We learned a few things on Wednesday about the European Central Bank’s plan to buy corporate bonds:
1) There’s no way it will be able to keep secret the identities of the companies whose bonds are bought.
2) Every purchase will push around prices for specific bonds.
3) This program is vastly different -- and much less stimulative in a broad sense -- from buying sovereign debt or other highly liquid assets.
The ECB embarked on its campaign to purchase investment-grade corporate debt to turbocharge its efforts to spur growth. It didn’t take long until Bloomberg reporters uncovered some specific, market-moving details: The bank was buying bonds of Anheuser-Busch InBev, Telefonica and Siemens, among others.
Not surprisingly, prices on those specific bonds rose. If a trader realizes what the European Whale wants to buy, why not ride the wave? The ECB is willing to pay high prices, so anyone who owns the bonds they want almost has an excellent chance of turning a profit.
This dynamic has influenced the European market so much already that it's pushed down some corporate-debt borrowing costs to record lows. Perversely, some company bond yields have turned negative, particularly for those companies whose debt is seen as a likely ECB target. It has been unheard of to pay a corporation to borrow money, and yet here we are.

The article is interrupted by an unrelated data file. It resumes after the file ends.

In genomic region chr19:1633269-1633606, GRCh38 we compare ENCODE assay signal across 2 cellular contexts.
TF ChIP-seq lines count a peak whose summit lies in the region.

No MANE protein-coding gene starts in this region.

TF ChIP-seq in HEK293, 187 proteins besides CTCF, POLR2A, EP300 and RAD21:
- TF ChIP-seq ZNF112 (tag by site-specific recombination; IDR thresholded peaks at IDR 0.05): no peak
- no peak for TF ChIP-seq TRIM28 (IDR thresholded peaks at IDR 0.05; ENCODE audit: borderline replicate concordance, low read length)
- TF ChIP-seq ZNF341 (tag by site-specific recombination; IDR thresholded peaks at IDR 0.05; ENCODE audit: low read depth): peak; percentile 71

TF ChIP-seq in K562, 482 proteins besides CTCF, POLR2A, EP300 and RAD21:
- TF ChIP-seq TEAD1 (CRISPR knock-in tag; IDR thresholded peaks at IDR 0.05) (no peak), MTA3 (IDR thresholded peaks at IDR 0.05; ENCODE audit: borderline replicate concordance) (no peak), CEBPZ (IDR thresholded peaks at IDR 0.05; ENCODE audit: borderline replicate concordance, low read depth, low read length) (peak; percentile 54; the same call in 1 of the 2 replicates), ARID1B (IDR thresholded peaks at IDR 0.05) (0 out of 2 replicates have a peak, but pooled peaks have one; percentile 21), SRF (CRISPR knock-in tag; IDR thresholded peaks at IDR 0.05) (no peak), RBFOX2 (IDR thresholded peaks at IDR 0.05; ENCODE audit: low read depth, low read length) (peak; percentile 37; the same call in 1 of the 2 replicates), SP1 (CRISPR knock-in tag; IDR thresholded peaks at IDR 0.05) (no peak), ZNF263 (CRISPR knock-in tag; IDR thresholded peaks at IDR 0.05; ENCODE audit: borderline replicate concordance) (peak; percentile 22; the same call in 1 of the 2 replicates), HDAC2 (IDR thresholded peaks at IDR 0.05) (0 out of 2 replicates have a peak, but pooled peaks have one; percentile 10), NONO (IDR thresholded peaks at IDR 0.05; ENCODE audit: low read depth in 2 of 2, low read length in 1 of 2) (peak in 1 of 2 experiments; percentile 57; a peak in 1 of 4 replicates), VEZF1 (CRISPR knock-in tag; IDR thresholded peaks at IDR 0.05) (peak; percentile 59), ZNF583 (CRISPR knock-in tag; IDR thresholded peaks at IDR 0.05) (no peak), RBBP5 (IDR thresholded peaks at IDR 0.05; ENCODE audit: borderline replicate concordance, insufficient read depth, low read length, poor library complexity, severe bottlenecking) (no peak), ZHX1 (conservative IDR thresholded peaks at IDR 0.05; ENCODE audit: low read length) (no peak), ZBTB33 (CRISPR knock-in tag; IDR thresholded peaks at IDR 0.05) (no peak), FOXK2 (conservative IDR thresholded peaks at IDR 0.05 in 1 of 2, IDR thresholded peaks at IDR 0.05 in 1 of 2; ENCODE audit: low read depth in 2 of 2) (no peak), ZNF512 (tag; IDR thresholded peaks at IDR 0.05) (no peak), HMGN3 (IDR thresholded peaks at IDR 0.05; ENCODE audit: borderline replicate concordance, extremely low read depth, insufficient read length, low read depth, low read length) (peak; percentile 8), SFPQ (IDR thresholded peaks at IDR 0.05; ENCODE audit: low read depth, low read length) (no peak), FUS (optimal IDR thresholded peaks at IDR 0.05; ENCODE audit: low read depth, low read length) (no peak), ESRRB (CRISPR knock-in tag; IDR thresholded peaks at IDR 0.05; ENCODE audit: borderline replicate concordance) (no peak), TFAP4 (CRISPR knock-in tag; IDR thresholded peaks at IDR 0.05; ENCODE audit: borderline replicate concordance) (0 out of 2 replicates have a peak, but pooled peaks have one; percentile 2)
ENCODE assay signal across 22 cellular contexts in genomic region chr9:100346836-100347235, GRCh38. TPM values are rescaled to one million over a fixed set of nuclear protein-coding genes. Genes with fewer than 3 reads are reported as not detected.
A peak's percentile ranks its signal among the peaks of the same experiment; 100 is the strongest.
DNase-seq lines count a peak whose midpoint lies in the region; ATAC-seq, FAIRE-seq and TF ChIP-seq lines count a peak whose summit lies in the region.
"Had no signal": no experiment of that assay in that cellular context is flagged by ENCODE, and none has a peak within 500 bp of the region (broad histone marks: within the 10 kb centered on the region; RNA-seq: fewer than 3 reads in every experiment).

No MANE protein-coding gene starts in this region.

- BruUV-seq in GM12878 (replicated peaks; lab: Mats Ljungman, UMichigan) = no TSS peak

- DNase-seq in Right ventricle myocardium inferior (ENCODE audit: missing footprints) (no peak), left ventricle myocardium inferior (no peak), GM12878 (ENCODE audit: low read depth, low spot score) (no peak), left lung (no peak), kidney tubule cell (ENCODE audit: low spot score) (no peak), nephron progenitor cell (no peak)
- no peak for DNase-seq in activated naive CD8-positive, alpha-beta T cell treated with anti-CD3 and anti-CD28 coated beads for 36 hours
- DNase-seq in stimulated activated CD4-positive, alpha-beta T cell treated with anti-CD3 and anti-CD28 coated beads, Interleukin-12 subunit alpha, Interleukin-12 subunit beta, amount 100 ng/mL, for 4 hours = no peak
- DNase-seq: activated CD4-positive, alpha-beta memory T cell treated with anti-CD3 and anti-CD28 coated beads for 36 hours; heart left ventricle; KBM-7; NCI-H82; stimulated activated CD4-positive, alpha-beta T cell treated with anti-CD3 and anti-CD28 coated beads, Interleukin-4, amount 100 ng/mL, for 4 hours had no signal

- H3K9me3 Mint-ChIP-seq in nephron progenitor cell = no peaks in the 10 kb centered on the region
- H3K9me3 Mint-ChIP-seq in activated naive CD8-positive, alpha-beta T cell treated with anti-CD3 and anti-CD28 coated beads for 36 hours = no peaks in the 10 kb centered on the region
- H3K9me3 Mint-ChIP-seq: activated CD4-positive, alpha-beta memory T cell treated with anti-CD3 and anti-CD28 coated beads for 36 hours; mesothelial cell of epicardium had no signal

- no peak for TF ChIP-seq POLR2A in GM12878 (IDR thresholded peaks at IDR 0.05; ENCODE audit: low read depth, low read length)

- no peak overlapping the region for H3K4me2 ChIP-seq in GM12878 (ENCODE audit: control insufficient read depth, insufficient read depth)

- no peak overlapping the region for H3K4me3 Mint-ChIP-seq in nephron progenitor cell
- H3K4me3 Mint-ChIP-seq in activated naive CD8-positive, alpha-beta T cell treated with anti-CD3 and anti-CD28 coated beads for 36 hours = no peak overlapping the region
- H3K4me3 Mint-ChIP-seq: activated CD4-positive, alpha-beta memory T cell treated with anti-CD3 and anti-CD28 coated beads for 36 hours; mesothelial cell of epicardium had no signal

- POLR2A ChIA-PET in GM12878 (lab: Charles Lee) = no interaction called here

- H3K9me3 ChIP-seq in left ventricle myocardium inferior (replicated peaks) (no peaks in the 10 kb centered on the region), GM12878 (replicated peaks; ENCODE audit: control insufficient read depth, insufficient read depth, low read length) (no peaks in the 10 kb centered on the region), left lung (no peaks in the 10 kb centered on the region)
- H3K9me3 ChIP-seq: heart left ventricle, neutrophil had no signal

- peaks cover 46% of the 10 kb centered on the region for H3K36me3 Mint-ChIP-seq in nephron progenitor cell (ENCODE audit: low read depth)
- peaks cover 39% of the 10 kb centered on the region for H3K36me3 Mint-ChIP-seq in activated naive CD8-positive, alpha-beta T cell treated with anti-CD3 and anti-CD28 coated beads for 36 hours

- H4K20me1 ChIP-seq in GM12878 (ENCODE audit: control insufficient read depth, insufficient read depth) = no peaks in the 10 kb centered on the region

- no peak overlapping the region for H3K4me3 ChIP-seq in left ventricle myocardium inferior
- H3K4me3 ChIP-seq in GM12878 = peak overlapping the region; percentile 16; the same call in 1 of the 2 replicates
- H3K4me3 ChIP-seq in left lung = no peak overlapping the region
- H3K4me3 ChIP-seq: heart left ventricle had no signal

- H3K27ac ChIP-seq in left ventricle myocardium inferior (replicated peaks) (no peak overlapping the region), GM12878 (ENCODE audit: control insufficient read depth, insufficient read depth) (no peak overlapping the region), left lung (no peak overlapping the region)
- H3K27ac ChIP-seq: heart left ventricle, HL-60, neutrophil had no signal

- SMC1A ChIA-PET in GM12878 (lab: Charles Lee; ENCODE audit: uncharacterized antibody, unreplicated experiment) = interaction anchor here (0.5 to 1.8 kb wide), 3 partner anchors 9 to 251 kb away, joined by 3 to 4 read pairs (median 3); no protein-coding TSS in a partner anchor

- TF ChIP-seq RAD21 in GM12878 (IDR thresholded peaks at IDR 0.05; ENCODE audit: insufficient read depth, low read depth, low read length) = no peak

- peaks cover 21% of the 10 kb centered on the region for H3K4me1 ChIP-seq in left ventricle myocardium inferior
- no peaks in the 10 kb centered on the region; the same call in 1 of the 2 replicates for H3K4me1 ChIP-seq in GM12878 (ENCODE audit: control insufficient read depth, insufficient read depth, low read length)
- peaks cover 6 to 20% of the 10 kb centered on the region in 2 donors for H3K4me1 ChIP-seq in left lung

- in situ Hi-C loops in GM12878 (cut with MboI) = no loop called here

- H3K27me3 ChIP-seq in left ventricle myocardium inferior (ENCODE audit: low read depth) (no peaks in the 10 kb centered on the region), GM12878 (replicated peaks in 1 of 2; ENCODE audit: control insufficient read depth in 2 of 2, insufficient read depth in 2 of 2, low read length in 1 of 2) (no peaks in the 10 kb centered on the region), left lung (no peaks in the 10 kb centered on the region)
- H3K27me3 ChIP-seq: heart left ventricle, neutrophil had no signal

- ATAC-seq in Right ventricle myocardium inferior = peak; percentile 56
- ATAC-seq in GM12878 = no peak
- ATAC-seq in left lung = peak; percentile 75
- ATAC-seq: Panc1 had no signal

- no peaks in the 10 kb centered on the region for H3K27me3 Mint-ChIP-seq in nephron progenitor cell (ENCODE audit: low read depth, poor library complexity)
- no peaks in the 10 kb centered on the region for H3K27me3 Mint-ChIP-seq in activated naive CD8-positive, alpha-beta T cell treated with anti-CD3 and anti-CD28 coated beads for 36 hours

The ECB's move has also contributed to a decline in U.S. corporate-debt yields, albeit not as much as in Europe.
So it's clear that the ECB's program is profoundly affecting credit-market values. But that's all worth it (perhaps) if it ignites growth and rescues the region from a deflationary spiral. So is it?
The initial signs indicate that it's probably not. This latest effort of corporate-bond buying, which has the ECB adding investment-grade corporate notes to its 80 billion euro monthly purchase program, hasn't lifted the agency's own longer-term inflation expectations at all. Earlier this month, the central bank released new euro-zone growth predictions that were lower in 2018 than its previous forecast.
It's also not fully achieving an ancillary goal of encouraging investors to lend to riskier companies. The gap between yields on euro-denominated investment-grade and high-yield bonds has narrowed but is still well above the lows of 2014.
While the ECB appears to be struggling to buy enough government debt of certain nations, that challenge is magnified significantly in the corporate-debt market. It has already caused significant distortions and will most likely continue to do so.
What remains to be seen is whether the European central bankers will achieve the stimulus they want. Early indications are not promising.
This column does not necessarily reflect the opinion of Bloomberg LP and its owners.
To contact the author of this story:
Lisa Abramowicz in New York at firstname.lastname@example.org
To contact the editor responsible for this story:
Daniel Niemi at email@example.com